Both “over” and “above” mean ‘higher than’ and in many cases are interchangeable:
She was sitting and watching the clouds above/over her head go by.
There was a beautiful rainbow above/over the horizon.
When to Use “Over” and “Above”
The main difference between them is the context, e.g. over indicates movement, while above refers to a location.
We use over, but not above, to imply movement from one location to another:
Jane was going over the street.
If you want a beer, you should go to the pub over there.
On the other hand, we use above, but not over, to imply the location:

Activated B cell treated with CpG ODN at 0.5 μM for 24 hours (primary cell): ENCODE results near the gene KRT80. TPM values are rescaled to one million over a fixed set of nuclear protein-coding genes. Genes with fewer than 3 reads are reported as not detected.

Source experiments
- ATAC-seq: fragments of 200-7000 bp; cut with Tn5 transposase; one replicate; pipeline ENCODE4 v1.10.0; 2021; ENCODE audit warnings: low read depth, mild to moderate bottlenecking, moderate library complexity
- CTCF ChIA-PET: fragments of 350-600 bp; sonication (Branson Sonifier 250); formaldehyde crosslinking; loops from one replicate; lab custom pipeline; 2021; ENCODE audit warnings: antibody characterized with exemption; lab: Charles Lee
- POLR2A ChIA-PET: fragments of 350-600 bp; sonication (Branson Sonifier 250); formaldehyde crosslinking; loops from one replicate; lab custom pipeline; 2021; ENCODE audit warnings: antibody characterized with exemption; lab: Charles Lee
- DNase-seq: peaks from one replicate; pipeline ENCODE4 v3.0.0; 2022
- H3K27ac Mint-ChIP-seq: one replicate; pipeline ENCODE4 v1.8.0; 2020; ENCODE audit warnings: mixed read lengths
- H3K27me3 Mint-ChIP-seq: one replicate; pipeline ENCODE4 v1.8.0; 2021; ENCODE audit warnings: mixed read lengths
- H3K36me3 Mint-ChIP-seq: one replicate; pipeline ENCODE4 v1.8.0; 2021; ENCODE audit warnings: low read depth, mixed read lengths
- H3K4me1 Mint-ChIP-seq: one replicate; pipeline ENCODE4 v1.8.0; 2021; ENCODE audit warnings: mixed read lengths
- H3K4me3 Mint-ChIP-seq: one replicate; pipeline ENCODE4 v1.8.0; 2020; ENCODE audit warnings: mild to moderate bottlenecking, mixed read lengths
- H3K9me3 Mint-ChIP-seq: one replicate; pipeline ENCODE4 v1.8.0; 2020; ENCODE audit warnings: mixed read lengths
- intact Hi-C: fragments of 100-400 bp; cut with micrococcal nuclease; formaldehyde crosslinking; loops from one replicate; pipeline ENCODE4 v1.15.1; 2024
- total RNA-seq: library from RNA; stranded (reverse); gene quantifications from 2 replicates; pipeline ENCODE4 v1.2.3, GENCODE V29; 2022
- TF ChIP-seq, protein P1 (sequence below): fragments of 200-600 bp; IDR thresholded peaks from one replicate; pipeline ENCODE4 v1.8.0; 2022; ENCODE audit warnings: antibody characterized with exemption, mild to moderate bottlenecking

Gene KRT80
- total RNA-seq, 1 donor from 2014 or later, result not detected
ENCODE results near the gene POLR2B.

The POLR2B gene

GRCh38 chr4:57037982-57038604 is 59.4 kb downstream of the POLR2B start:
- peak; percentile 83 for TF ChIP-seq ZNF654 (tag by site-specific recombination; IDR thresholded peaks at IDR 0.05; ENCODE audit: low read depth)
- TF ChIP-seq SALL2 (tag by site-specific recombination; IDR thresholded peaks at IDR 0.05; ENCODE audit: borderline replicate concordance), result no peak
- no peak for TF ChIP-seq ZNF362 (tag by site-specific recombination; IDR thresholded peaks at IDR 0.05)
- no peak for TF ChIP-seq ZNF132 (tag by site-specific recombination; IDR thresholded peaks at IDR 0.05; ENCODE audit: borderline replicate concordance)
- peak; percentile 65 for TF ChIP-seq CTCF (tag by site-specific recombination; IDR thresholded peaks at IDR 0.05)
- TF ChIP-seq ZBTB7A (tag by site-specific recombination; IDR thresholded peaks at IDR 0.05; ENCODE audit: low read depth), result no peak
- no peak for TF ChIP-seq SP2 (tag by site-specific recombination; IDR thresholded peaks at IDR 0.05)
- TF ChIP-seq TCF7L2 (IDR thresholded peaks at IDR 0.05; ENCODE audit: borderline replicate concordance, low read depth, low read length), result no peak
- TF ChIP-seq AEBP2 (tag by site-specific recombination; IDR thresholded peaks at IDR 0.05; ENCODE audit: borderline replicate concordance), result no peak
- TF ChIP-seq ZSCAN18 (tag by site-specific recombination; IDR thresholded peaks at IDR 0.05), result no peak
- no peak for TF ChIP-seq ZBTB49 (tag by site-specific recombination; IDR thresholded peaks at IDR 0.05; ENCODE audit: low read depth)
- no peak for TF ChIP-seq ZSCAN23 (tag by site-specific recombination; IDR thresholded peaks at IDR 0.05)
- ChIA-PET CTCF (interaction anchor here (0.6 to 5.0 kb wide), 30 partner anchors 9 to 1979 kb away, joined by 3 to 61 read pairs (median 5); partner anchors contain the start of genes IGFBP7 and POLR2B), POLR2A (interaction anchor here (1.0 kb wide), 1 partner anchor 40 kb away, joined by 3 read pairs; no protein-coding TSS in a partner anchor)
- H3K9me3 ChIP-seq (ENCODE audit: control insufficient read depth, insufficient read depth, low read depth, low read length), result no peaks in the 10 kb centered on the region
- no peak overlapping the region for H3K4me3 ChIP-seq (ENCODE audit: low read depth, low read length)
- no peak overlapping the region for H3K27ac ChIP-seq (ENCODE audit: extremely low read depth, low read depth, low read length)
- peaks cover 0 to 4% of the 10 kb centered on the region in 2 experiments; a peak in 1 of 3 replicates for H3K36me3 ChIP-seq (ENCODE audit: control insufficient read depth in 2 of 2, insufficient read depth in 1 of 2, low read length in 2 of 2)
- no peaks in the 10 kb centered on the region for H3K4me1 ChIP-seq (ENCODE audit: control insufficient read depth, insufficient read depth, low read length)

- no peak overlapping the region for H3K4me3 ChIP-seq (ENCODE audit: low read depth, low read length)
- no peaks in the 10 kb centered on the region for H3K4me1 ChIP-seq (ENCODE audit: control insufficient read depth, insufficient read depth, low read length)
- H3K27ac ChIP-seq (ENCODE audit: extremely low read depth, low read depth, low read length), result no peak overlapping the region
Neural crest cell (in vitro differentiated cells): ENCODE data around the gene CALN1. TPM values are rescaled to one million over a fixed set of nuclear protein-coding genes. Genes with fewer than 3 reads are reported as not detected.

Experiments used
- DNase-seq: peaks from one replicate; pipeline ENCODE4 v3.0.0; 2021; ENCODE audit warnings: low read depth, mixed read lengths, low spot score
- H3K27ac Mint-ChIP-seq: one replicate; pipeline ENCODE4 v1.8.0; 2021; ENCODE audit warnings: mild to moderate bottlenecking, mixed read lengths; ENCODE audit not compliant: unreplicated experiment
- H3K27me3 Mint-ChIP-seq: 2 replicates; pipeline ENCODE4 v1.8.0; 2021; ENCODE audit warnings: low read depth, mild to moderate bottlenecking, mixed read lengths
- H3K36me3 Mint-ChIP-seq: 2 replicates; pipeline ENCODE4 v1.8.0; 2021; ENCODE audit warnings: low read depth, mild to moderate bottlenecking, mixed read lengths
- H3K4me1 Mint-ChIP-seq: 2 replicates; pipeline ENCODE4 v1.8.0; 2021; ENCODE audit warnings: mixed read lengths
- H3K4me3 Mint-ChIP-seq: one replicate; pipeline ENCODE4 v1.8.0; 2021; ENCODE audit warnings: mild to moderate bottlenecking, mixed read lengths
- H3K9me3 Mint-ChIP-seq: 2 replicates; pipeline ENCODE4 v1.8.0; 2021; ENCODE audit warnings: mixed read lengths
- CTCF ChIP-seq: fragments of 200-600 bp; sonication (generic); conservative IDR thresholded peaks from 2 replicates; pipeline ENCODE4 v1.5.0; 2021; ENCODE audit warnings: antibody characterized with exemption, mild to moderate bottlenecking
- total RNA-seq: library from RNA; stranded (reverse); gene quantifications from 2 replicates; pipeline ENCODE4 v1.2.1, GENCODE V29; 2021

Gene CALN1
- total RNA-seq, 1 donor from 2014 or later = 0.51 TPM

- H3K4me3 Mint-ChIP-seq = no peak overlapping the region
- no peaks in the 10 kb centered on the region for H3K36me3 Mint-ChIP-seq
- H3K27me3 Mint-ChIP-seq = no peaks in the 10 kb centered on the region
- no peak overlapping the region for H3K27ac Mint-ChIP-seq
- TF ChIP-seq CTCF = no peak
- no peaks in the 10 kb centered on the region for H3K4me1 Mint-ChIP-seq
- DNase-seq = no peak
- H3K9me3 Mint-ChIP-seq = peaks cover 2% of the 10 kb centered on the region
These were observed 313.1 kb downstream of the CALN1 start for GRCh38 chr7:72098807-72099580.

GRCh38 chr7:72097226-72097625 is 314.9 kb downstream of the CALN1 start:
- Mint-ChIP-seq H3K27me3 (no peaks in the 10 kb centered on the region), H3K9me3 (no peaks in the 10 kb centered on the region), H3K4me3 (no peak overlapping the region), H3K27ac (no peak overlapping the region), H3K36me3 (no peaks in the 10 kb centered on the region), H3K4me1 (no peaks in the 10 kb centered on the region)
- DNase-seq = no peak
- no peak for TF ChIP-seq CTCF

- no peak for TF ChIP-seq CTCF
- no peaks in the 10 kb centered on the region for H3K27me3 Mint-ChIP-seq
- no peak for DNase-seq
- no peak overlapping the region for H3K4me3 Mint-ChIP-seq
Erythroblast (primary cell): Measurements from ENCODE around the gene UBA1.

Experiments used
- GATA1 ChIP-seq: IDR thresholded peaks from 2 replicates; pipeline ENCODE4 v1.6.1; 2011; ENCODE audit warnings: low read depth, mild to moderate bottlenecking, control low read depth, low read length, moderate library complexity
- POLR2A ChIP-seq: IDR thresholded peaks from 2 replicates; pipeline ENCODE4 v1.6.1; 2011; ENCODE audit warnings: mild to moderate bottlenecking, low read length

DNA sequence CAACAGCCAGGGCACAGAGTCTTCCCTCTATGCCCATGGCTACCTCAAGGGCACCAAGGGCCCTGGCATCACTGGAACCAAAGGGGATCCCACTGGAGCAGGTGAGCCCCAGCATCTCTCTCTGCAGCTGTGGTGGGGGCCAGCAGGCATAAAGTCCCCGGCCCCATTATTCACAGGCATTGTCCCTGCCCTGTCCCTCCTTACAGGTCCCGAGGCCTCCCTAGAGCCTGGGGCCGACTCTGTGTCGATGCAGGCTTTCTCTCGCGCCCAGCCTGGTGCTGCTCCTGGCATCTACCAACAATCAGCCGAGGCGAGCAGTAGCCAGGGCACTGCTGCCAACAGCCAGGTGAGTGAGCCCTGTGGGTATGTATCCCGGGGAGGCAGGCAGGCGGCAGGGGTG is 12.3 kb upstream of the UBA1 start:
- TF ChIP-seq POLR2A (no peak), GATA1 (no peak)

The book was on the shelf above the desk.
She put her handbag in the locker above her head.
We use over, but nor above, when there is contact between the things:
She put a blanket over her to get warmer (not
She put a blanket above her to get warmer)
We use above, but not over, when something is higher than something else, without touching:
The bird was singing above her head. (not
The bird was singing over her head)
We usually use over, not above, with numbers:
There were over a thousand people at the demonstrations. (not
There were above a thousand people at the demonstrations)
Over 300 people died in the devastating earthquake (not
above 300 people died in the devastating earthquake)
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